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Itellectual Property - General Theories

Itellectual Property - General Theories



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Published by: legalmatters on Aug 11, 2007
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Peter S. Menell
Professor of Law and Co-Director  Berkeley Center for Law and TechnologyUniversity of California at Berkeley
© Copyright 1999 Peter S. Menell
This chapter surveys and synthesizes the deepening and widening theoreticallandscape of intellectual property. Not surprisingly, the principalphilosophical theory applied to the protection of utilitarian works - that is,technological inventions - has been utilitarianism. Utilitarian theoristsgenerally endorse the creation of intellectual property rights as anappropriate means to foster innovation. Non-utilitarian theorists emphasizecreators’ moral rights to control their work. Many of these scholars drawupon multiple philosophical strands in constructing their analyses.
 JEL classification:
Copyrights, Patents, Utilitarianism
1. Introduction
The theory of intellectual property has not, until recently, attracted muchphilosophical interest or been the subject of deep controversy. Utilitariantheorists generally endorsed the creation of intellectual property rights as anappropriate means to foster innovation, subject to the caveat that such rightsare limited in duration so as to balance the social welfare loss of monopolyexploitation. Non-utilitarian theorists emphasized creators’ moral rights tocontrol their work. With the increasing importance of intellectual propertyin society and the development of particular new technologies, most notablydigital technology and the decoding of genetic structure, the theory of intellectual property has attracted heightened interest. Economists andpolicy analysts have greatly enriched our understanding of the complexrelationship between intellectual property protection and innovation anddiffusion of technological advances. Non-utilitarian theories of intellectualproperty have proliferated in recent years, as philosophers and legal scholarshave applied traditional and novel philosophical perspectives to the realm of intellectual property. This article surveys and synthesizes the deepening andwidening theoretical landscape of intellectual property. While much of the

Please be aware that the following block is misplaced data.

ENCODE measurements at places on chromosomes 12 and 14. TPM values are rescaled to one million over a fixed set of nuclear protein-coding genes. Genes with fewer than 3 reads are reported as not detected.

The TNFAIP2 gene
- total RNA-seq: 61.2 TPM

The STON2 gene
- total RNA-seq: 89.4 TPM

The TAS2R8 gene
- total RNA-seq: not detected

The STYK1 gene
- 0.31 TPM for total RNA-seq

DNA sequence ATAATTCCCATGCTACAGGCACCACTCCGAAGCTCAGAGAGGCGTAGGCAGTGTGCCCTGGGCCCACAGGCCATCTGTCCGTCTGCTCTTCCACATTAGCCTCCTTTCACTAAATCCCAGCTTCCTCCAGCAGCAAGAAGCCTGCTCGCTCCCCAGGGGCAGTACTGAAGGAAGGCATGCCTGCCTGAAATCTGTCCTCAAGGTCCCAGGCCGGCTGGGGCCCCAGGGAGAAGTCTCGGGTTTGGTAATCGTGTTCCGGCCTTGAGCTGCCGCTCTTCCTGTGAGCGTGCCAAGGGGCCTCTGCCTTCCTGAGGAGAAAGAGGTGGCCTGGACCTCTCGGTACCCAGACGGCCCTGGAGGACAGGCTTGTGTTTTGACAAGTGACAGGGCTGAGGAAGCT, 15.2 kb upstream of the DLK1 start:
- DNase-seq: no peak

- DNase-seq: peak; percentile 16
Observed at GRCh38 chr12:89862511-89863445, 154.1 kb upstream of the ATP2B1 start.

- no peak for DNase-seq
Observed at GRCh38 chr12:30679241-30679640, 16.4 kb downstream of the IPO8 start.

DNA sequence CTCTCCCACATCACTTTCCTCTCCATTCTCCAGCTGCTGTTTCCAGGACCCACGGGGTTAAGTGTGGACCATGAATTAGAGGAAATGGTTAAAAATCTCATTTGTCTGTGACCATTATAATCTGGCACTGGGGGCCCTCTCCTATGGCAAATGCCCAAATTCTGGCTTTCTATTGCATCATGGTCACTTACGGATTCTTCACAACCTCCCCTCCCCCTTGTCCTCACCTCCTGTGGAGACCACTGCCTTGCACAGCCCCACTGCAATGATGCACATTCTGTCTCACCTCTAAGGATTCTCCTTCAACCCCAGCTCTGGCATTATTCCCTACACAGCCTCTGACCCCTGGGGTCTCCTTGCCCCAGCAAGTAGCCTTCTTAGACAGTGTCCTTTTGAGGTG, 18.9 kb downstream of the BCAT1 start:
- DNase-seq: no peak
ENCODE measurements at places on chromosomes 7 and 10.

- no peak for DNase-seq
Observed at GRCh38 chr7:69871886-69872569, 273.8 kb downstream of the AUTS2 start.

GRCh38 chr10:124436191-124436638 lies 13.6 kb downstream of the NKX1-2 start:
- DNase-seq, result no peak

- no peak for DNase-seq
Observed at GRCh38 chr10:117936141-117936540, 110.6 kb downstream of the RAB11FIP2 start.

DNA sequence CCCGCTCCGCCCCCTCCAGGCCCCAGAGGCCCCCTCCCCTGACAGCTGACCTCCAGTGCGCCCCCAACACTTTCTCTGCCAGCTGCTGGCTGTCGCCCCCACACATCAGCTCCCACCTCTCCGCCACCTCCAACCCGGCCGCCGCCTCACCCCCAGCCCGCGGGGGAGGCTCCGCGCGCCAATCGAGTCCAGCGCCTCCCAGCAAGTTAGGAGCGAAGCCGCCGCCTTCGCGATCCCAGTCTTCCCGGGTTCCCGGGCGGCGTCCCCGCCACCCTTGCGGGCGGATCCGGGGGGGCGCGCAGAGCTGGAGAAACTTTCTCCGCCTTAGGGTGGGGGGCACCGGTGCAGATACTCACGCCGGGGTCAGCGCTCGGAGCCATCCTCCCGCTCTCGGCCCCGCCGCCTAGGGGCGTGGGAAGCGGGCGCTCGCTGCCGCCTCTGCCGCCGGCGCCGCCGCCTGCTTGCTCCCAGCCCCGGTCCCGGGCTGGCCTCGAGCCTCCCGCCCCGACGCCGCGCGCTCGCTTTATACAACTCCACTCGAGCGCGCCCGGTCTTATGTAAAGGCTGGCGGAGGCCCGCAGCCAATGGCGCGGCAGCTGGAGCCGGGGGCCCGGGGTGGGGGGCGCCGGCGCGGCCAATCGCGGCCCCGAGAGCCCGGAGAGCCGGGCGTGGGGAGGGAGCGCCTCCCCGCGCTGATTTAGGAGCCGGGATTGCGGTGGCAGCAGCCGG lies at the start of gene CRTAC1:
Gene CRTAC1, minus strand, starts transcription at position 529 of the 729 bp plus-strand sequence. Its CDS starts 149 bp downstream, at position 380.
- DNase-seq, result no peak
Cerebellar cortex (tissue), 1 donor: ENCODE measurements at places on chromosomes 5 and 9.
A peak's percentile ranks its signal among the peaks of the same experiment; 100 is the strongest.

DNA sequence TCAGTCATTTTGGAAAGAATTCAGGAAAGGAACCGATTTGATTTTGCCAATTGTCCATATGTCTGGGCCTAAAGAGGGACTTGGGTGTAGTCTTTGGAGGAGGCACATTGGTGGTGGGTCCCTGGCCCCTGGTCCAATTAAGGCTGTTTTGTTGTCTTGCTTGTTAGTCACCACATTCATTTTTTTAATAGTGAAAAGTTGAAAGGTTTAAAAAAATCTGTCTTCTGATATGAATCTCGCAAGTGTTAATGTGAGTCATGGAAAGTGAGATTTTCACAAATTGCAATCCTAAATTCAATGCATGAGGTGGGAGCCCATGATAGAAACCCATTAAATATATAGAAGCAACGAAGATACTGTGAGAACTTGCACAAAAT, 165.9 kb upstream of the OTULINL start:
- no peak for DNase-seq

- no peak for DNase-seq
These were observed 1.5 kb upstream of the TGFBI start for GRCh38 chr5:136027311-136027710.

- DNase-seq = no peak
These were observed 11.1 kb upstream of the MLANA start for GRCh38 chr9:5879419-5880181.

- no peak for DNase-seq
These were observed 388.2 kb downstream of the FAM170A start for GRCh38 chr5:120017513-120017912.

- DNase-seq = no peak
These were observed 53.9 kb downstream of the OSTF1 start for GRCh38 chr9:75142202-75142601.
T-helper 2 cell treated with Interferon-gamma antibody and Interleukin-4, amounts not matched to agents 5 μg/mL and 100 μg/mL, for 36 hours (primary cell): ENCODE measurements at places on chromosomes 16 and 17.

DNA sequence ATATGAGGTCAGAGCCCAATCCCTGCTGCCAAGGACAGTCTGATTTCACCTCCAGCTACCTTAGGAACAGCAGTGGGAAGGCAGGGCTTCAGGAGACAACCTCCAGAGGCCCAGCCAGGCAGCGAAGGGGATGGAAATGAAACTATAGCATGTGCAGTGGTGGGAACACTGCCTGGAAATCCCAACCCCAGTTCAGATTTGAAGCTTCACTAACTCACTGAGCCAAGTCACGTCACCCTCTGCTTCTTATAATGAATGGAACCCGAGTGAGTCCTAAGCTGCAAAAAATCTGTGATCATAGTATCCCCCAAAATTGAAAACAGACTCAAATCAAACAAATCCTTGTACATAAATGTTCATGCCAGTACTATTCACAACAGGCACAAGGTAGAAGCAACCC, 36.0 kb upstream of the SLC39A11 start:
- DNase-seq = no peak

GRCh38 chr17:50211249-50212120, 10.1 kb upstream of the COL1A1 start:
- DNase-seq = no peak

Intellectual Property: General Theories
1600discussion transcends the law of any particular nation, the statutory anddoctrinal examples are drawn principally from the particularities of theUnites States intellectual property regimes.
A. Utilitarian/Economic Theories of Intellectual Property